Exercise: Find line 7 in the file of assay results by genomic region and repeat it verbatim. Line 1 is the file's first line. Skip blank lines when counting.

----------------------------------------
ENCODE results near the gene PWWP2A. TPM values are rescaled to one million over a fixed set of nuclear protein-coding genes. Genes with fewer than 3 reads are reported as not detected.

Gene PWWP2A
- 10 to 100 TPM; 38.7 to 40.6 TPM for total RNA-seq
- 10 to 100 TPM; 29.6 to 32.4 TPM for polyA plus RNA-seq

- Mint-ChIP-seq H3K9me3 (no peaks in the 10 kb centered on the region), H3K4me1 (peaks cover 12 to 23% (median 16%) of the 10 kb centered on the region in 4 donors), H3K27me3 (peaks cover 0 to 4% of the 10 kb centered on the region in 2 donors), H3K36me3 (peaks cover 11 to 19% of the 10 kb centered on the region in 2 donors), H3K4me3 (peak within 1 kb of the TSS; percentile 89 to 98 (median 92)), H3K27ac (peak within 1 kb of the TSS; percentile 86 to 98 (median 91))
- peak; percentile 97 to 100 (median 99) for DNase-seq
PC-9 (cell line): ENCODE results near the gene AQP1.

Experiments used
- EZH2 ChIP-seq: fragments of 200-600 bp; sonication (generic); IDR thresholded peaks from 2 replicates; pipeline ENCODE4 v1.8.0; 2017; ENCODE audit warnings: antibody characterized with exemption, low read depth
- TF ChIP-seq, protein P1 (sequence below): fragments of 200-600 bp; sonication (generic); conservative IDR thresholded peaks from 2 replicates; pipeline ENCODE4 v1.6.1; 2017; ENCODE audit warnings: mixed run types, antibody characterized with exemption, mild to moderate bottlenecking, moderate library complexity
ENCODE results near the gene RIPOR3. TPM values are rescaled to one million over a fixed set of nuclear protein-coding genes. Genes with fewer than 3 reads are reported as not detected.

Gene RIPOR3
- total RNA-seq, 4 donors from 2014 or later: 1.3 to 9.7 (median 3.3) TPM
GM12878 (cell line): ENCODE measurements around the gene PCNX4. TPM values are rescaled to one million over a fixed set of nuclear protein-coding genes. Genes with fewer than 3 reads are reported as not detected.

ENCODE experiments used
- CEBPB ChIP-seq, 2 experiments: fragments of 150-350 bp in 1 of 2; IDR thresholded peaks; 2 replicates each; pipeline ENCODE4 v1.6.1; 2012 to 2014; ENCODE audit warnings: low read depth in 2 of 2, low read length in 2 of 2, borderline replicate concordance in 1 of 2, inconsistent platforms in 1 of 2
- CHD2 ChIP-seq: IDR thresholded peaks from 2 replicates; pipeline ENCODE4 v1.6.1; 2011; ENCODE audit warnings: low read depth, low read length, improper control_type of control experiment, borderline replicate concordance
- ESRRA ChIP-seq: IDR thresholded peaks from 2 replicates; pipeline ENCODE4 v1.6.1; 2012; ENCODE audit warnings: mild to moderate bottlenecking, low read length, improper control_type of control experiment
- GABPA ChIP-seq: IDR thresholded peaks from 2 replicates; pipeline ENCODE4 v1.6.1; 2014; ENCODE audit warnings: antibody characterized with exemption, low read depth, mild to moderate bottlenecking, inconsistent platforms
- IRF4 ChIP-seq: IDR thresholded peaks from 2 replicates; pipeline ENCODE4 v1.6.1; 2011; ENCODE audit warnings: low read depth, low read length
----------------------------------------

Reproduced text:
PC-9 (cell line): ENCODE results near the gene AQP1.